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Pretending Convicted Spy Jonathan Pollard Is a Martyr Makes a “Mockery” of Israel, Charges Martin Peretz

Allan C. Brownfeld, Editor
Special Interest Report
August 2012

The effort to gain the release of convicted Israeli spy Jonathan Pollard is growing, both on the part of the Israeli government and leading American Jewish groups.  
Early in July, Israeli President Shimon Peres promised to continue to work for Pollard’s release in a meeting with the spy’s wife, Esther, in Jerusalem. When he was in Washington in June, Peres asked President Obama to commute Pollard’s sentence.  
Among those who have recently called for Pollard’s release are the Union for Reform Judaism, the Conference of Presidents of Major American Jewish Organizations and ADL Director Abraham Foxman.  
Pollard was sentenced to life imprisonment in 1987 for stealing more than a million pages of highly classified documents for the Israelis. U.S. Attorney Joseph deGenova told reporters outside the courthouse, “It is likely he’ll never see the light of day again.”  
The Israeli government, after years of denial, finally admitted in 1998 that Pollard “acted as an official Israeli agent.” In his book, Capturing Jonathan Pollard: How One of the Most Notorious Spies In American History Was Brought to Justice (Naval Institute Press) Ronald J. Olive, who served for many years as a naval intelligence investigator, reports: “It is alleged that Israel doubles the salary yearly for Israeli spies caught and imprisoned on foreign soil. If Pollard’s spy salary of $2,500 a month plus the proposed $30,000 annual bonus were doubled (the figures came from Pollard) he would earn approximately $3.6 million over 30 years. In my knowledge, no other spy in history, in jail or released from it, has been so handsomely rewarded.”  
Discussing the campaign in behalf of Pollard’s release, Martin Peretz, a long-time friend of Israel who edited The New Republic from 1974 until 2011, writes in The Wall Street Journal (June 25, 2012) that, “There is no end in sight for the campaign to persuade President Obama to let convicted Israeli spy Jonathan Pollard go free … the agitation, a phobic mixture of fantasies of Pollard’s innocence and imaginings of anti-Semitic motives on the part of an indeterminate officialdom, has been relentless.”  
Peretz notes that, “All kinds of comparisons are being made. One is to the great democrat Natan Sharansky, who was kept in the Siberian gulag for 13 years and released because there was no evidence at all of his espionage against the Soviet Union … A different analogy that comes to mind is the ongoing zeal among nutsy left-wingers for the release of Black Panther Mumia Abu Jamal, imprisoned in Philadelphia for 30 years after having murdered a policeman in a revolutionary act. This effort also never stops.”  
In the case of Pollard, writes Peretz, “There is no doubt about his guilt, no illusion of his innocence. And he did not spy for Zion out of idealistic motives. This is a retrosp¬ective improvisation. In fact, before he decided to deliver reams of sensitive intellig¬ence and defense documents to Israel’s security apparatus, he was negotiating with Pakistan — yes Islamic and Judeophobic Pakistan — to do similar chores for it. (Pakistan is not the only regime with which he was dickering as a prospective agent). Still, there are folks in the American Jewish community and in Israel who cannot let go of their image of Pollard as a man of virtue and bravery. Hence the stubborn unrest … on his behalf.”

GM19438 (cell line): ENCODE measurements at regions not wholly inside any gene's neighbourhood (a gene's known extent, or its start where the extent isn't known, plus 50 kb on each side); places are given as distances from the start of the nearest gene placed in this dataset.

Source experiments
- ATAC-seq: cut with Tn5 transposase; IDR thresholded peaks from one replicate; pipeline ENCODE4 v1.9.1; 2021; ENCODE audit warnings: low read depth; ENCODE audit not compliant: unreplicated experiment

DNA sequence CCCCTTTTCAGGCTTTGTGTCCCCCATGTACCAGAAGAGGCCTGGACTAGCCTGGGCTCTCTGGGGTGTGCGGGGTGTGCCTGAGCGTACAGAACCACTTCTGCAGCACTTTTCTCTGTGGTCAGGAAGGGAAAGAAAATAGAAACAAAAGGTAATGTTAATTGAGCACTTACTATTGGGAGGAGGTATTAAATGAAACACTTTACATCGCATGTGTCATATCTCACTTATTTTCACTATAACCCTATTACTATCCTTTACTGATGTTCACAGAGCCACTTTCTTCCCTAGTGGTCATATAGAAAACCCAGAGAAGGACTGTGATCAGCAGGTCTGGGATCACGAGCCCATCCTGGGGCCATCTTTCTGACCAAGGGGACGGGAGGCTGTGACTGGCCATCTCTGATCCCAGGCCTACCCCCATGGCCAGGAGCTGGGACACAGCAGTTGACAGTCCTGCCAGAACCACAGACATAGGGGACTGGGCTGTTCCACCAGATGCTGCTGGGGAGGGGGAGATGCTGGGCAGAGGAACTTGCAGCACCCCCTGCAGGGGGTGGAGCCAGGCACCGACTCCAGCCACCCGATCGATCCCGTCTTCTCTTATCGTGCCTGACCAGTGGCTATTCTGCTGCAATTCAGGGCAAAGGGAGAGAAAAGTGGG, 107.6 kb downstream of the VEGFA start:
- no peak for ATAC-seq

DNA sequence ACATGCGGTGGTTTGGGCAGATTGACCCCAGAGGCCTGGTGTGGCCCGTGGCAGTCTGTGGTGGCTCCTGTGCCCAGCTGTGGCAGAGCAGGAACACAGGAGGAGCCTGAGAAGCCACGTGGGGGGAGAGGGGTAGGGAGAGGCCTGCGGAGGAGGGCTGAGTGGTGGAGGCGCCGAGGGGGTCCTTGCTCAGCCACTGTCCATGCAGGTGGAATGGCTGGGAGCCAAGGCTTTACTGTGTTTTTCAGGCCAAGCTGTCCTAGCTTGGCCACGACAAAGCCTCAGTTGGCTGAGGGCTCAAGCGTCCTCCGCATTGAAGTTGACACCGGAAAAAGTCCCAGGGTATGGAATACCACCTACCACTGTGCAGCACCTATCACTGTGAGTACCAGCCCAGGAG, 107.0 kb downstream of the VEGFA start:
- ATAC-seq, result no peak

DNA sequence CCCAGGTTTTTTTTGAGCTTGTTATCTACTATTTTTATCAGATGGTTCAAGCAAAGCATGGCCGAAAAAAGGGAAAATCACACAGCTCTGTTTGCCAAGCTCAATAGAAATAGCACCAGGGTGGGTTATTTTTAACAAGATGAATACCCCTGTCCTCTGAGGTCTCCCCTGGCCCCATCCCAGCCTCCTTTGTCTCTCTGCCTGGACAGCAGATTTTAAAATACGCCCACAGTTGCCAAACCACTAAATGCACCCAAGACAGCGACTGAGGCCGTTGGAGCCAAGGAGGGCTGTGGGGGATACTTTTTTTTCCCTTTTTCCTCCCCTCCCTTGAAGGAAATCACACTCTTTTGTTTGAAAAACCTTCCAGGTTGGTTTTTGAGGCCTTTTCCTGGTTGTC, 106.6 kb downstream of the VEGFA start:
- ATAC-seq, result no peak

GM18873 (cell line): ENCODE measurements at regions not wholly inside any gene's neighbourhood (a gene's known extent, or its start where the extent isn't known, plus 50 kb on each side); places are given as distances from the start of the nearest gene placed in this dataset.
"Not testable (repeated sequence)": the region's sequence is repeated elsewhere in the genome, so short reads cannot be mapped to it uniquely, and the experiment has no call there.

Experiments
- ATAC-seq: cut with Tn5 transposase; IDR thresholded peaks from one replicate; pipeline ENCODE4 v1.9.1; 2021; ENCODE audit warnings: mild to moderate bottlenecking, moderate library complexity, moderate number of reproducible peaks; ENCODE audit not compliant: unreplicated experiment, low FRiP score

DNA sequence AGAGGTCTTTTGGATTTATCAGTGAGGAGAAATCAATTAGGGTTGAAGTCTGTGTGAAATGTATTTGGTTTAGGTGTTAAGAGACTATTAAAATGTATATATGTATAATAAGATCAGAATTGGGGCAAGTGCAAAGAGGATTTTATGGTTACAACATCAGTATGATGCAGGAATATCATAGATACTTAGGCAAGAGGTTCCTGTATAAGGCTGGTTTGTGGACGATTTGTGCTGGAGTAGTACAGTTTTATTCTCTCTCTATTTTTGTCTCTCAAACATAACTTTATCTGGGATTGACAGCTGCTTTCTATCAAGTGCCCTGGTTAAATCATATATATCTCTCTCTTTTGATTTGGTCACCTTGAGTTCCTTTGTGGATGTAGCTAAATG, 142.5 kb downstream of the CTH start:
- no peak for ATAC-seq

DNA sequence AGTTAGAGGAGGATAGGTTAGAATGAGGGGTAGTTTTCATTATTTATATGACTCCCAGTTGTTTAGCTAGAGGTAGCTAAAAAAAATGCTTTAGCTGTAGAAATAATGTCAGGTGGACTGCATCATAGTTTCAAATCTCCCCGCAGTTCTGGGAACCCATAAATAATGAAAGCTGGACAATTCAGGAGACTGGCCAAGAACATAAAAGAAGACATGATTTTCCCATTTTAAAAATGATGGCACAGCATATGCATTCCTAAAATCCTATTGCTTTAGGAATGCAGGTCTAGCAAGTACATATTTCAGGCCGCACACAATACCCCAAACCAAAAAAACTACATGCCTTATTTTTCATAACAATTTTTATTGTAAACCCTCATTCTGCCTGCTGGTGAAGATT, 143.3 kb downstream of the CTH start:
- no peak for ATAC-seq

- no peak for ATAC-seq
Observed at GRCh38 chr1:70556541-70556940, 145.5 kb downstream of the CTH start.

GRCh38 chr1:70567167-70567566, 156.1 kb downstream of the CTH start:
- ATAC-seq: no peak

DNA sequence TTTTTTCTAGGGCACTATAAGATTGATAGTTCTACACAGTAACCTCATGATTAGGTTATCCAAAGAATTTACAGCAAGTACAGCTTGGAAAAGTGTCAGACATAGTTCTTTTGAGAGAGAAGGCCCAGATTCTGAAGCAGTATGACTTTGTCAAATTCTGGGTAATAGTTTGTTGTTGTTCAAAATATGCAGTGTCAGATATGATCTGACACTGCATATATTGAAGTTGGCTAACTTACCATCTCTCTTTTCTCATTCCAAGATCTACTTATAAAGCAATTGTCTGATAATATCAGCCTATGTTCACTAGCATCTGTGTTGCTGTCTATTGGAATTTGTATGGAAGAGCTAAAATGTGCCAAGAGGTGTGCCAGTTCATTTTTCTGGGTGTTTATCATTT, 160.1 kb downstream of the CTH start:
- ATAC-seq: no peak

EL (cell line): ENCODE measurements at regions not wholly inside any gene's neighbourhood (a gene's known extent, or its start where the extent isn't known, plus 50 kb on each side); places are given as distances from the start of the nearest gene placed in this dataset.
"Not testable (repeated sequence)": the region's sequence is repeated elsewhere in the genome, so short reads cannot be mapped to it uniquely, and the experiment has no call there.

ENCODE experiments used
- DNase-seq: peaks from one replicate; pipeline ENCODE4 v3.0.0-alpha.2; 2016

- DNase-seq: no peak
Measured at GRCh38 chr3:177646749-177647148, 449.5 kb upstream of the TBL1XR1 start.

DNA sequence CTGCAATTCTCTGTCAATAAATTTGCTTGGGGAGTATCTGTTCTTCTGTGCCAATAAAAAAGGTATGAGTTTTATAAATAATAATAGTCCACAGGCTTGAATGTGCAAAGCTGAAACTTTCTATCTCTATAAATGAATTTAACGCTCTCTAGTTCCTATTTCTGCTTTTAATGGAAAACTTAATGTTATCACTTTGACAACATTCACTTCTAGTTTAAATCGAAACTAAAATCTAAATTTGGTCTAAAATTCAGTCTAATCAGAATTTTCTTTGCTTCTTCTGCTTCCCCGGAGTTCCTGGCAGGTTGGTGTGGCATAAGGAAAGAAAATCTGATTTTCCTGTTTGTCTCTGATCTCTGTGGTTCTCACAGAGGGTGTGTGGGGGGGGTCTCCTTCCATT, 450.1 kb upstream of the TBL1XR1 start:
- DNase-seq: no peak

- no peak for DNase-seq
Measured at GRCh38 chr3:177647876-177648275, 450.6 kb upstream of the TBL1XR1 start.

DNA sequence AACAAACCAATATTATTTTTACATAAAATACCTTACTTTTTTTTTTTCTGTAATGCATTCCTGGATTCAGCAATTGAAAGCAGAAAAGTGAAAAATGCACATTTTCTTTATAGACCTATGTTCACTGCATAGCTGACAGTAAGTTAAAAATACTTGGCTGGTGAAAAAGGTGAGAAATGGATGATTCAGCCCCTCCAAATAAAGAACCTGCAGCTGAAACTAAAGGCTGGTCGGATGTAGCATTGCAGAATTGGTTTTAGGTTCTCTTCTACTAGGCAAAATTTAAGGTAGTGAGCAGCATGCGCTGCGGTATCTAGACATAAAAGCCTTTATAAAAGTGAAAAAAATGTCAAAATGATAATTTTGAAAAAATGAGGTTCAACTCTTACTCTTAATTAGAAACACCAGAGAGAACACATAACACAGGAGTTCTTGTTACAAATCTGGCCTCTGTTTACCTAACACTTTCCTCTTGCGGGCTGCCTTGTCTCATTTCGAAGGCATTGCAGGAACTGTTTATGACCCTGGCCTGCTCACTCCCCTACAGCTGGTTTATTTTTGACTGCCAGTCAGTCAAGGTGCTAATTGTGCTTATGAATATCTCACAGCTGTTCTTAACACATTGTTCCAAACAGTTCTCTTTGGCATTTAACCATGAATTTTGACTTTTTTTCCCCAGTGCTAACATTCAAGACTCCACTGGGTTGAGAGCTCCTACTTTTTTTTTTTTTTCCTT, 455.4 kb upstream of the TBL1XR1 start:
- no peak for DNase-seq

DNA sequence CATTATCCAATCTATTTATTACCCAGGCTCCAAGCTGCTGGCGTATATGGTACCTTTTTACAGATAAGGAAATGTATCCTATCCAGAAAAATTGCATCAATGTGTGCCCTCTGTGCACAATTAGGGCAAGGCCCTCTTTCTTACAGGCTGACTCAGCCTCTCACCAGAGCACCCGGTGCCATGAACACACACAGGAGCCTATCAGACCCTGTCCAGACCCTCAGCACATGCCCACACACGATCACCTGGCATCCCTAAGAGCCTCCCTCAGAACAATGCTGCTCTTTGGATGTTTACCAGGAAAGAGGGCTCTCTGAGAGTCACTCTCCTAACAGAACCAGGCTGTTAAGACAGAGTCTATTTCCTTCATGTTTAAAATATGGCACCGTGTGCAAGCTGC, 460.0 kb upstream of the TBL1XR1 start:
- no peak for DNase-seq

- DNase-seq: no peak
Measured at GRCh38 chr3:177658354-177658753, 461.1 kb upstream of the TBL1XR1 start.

In Peretz’s view, “… ideological habits steam the frenzy. The placards emerge from the Israeli right which … blames every mishap to a Jew on the immemorial phobias going back to the Middle Ages. In America, too, it is ideologically right-wing Jews … who carry the banner of Pollard’s innocence. The fact is, however, that there is no deep public clamor in Israel for Pollard’s release. A reliable opinion poll concluded last week that the imprisonment of Pollard is an afterthought for almost everyone.”  
Israeli president Peres was recently in Washington to receive the Presidential Medal of Freedom. Israeli literary figures Amos Oz, A.B. Yehoshua and David Grossman wrote that, “We feel we cannot reconcile your receiving it when the U.S. is still holding Pollard in prison … Receiving the medal would make a mockery of Israel.”  
Martin Peretz concludes that, “What makes a mockery of Israel is pretending that Pollard is a man of virtue, a martyr when he wasn’t even a gull.”  
Before his death in 2006, the man who hired Jonathan Pollard in 1979 as a civilian intelligence analyst for the U.S. Navy was sharply critical of American Jewish groups for lobbying in Pollard’s behalf. Rear Admiral Sumner Shapiro, who served as director of naval intelligence from 1978 to 1982, was offended as a Jew by the role Jewish organiz¬ations played in calling for Pollard’s release. “Whether it was Pollard’s initiative or the Israelis’,” he said, “the idea that an American Jew would spy for anyone bothers the hell out of me. It puts all Jews in a position of trust like that under a certain cloud … to have Jewish organizations line up behind this guy and try to make him out a hero to the Jewish people, it bothers the hell out of me.” •

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